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Depression for Dummies - choose a jigsaw puzzle to solve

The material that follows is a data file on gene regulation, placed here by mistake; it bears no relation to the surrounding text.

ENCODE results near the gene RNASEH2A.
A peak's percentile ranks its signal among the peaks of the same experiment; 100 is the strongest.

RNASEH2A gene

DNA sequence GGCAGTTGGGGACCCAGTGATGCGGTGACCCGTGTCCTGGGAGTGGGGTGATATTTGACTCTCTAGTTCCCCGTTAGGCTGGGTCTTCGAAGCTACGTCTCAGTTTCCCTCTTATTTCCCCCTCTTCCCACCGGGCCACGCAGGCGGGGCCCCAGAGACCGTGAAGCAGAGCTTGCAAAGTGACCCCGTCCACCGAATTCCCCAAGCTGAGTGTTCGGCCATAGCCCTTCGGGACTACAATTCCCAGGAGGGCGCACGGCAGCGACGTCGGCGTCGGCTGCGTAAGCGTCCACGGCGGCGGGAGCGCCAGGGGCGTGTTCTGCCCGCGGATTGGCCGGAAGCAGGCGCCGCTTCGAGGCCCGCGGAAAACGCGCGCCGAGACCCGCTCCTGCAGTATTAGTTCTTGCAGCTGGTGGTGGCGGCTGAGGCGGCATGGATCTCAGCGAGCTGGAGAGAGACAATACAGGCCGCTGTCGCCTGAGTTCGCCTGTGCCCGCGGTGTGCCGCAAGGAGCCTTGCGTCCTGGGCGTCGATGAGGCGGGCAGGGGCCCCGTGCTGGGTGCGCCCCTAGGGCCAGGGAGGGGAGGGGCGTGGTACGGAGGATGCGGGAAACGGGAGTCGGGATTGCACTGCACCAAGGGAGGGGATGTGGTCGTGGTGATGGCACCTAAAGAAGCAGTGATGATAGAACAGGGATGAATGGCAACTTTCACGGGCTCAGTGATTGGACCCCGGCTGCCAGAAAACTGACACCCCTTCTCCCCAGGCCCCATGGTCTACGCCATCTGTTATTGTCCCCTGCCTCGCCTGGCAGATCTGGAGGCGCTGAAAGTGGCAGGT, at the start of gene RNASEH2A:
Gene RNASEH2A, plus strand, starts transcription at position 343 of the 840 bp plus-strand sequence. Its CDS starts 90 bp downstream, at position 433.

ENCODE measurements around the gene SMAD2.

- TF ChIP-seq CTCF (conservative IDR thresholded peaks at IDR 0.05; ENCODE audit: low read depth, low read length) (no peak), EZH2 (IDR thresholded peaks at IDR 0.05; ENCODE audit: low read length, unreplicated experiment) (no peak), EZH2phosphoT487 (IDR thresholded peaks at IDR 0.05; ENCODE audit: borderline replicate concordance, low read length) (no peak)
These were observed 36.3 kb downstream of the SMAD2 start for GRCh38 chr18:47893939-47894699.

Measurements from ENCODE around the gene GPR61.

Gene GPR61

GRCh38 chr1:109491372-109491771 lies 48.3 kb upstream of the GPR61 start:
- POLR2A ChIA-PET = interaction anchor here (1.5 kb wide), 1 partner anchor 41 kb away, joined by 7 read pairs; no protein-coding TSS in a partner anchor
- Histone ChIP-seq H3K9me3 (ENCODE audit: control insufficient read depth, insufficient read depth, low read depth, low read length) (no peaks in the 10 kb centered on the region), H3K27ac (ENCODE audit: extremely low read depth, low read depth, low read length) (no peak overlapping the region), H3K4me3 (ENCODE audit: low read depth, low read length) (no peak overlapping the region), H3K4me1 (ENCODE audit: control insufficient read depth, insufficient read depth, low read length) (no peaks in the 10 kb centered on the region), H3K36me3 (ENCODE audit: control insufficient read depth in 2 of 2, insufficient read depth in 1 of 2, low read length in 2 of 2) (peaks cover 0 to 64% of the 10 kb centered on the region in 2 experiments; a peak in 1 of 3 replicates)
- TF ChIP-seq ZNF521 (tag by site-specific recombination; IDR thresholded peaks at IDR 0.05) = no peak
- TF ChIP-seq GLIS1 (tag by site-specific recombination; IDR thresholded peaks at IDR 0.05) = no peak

Isotretinoin, also known as 13-cis-retinoic acid (and colloquially referred to by its former brand name Accutane or Roaccutane), is a medication primarily used to treat severe acne. Rarely, it is also used to prevent certain skin cancers (squamous-cell carcinoma), and in the treatment of other cancers. It is used to treat harlequin-type ichthyosis, a usually lethal skin disease, and lamellar ichthyosis. It is a retinoid, meaning it is related to vitamin A, and is found in small quantities naturally in the body. Its isomer, tretinoin, is also an acne drug. Isotretinoin is primarily used as a treatment for severe acne. The most common adverse effects are a transient worsening of acne (lasting 1–4 months), dry lips (cheilitis), dry and fragile skin, and an increased susceptibility to sunburn. Uncommon and rare side effects include muscle aches and pains (myalgias), and headaches. Isotretinoin is known to cause birth defects due to in-utero exposure because of the molecule's close resemblance to retinoic acid, a natural vitamin A derivative which controls normal embryonic development. It is also associated with psychiatric side effects, most commonly depression but also, more rarely, psychosis and unusual behaviours.